April 1, 2016
Friend of the Earth Japan, Japan Center for a Sustainable Environment and Society (JACSES), Kiko Network, and the other Japanese Civil Society Organizations (CSOs) took the urgent protest action in front of Japan Bank for International Cooperation (Headquarter office in Tokyo) on April 1, 2016 regarding the Batang coal-fired power plant in Central Java, Indonesia (2,000 MW. The total project cost is around USD 4.5 billion. ITOCHU Corporation and J-POWER has been investing in.), for which JBIC (100 % financed by Japanese government) is considering its huge finance of around USD 2.1 billion. We urged JBIC to reject financing for the Batang project according to the JBIC Guidelines for Confirmation of Environmental and Social Considerations (the Guidelines), as the project has repeatedly caused the human rights violations.
In addition, an international petition signed by 230 CSOs from 42 countries (English / Japanese translation) was handed to JBIC, to call on Japanese government and JBIC not to finance the huge public finance for the Batang project, where the project proponents have failed to ensure the social acceptability at the local level and have been trying to proceed the project only in an oppressive way.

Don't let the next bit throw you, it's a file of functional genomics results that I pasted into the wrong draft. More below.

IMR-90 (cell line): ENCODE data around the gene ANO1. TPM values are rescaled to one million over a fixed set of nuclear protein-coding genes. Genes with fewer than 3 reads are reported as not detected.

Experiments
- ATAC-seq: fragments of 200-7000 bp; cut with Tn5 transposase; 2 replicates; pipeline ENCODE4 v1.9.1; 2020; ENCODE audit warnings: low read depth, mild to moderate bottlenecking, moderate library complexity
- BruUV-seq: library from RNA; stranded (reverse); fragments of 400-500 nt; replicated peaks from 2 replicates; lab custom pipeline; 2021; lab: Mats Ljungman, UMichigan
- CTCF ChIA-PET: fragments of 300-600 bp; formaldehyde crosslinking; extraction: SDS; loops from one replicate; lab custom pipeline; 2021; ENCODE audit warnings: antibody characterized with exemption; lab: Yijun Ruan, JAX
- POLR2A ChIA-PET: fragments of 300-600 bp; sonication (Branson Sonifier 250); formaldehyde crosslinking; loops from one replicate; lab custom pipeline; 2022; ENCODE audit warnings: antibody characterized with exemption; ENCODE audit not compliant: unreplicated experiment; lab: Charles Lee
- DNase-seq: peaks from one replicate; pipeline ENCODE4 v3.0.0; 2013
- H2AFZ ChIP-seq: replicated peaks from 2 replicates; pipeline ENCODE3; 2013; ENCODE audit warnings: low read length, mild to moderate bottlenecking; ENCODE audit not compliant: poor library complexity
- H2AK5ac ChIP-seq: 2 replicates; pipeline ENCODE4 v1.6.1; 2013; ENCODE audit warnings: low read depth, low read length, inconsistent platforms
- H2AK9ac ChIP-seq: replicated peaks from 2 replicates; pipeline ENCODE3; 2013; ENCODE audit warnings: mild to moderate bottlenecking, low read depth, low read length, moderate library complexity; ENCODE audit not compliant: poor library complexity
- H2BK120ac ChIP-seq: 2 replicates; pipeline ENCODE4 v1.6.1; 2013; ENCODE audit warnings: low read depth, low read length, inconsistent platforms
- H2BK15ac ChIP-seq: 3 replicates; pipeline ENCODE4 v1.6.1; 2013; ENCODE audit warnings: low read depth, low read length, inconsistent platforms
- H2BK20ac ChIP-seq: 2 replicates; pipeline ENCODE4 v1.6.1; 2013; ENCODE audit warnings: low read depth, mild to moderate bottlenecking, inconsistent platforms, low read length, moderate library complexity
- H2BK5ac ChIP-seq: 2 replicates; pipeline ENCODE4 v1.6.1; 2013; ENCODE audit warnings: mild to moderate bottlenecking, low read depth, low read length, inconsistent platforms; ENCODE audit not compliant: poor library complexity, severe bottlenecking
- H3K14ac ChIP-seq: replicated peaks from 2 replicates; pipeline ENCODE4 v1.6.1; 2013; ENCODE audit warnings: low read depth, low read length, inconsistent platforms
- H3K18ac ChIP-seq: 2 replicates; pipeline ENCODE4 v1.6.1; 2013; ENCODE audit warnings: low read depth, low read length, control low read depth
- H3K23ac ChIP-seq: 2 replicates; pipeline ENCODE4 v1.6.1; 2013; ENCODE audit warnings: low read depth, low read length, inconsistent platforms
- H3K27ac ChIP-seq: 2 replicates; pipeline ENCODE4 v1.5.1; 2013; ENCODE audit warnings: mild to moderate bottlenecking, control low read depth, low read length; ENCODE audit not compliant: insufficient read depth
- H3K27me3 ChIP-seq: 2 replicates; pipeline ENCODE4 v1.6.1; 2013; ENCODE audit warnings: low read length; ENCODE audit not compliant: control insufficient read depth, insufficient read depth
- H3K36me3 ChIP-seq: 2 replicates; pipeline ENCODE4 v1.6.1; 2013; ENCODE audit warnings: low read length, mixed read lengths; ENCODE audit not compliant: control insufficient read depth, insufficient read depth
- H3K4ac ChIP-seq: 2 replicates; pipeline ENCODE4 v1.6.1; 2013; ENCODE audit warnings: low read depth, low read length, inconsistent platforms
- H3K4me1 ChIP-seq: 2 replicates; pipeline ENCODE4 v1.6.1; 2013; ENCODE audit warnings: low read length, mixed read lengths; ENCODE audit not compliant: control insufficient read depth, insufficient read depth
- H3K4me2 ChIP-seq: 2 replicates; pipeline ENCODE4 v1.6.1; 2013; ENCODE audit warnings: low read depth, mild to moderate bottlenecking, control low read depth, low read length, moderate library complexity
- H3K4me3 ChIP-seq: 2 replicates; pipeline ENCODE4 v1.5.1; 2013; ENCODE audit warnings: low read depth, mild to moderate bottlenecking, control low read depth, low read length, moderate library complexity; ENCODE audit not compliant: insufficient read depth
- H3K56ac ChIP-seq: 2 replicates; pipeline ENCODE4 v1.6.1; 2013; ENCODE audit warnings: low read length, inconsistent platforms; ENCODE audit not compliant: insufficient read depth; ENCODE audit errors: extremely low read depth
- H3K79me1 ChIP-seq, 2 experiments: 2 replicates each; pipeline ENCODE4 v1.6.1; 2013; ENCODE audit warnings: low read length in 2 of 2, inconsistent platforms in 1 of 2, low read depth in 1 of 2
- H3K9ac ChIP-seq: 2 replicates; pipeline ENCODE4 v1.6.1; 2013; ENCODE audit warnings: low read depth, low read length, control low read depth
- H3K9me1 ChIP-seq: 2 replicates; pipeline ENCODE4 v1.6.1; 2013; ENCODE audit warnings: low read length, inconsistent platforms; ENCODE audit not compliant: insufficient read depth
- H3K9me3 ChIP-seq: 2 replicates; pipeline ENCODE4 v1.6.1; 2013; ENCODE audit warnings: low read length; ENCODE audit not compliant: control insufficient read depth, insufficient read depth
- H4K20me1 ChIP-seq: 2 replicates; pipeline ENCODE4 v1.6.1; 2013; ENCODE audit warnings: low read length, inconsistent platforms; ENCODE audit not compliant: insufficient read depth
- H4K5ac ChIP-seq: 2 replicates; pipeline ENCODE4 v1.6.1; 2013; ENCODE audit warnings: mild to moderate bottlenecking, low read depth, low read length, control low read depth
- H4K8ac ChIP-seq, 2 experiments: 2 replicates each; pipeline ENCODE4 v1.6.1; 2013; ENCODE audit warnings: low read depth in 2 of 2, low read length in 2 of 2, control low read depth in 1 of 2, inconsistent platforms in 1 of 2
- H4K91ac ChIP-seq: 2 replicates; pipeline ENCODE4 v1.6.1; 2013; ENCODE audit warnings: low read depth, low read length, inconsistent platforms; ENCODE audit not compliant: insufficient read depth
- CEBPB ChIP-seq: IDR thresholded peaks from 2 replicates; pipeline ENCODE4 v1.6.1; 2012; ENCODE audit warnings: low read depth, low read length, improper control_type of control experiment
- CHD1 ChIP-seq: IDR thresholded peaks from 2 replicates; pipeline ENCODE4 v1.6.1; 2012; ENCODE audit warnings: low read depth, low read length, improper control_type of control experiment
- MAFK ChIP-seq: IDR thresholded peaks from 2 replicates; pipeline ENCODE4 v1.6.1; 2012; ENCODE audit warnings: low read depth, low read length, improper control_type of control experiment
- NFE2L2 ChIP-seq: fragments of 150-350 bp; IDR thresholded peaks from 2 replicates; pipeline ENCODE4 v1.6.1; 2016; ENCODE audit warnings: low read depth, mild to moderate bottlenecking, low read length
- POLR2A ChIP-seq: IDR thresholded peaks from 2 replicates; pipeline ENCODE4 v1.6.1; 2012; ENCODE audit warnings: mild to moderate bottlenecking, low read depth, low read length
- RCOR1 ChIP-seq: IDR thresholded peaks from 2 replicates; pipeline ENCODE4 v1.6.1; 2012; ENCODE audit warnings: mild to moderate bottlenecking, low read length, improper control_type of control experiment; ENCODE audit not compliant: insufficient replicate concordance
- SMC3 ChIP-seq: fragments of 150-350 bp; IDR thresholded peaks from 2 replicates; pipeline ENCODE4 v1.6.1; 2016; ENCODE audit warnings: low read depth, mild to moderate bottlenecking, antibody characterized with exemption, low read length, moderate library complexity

Many organizations from all over the world signed-on this international petition even only for three (3) days. The petition was also submitted by the U.S. activists from Friends of the Earth U.S., Sierra Club, and Oil Change International, to the Japanese Embassy at Wasington, D.C. in the U.S., where Japanese Prime Minister Shinzo Abe visited on March 31 (the local time). On April 1, “Solidaritas untuk Keadilan Warga Batang” (SKWB: Solidarity for Batang People’s Justice) also took a protest action in front of the Japanese Embassy at Jakarta, Indonesia. But it is disappointed that the Japanese Embassy at Jakarta refused to receive the same international petition when SKWB tried to hand it.
Left = Protest action in the U.S. (Photo by FoE US) / Right = Protest action in Indonesia (Photo by Greenpeace)
The companies and Indonesian government have applied the law for compulsory land acquisition, and have already declared the one-sided termination of all landowners’ ownership, ahead of its financial closure deadline on April 6, 2016. Some 60 landowners have been refusing to sell their land and were tilling their farmland. However, the project proponents completely blockaded all the access to the unsold farmland on March 24, 2016. This means that the farmers’ means of livelihood have been deprived of.
Local villagers have fiercely resisted the Batang project for more than four years. The project would harm their rice fields, destroy the rich fisheries of the area, and emit toxic air pollution. As a result of their opposition, local community members have been subjected to violence and intimidation at the hands of the army, the police and the thugs.
JBIC has started its environmental review on the Batang project since 2013. JBIC must refuse financing for the project now according to the JBIC Guidelines, as there has been no “social acceptability” and no improvement of human rights situations at the local level.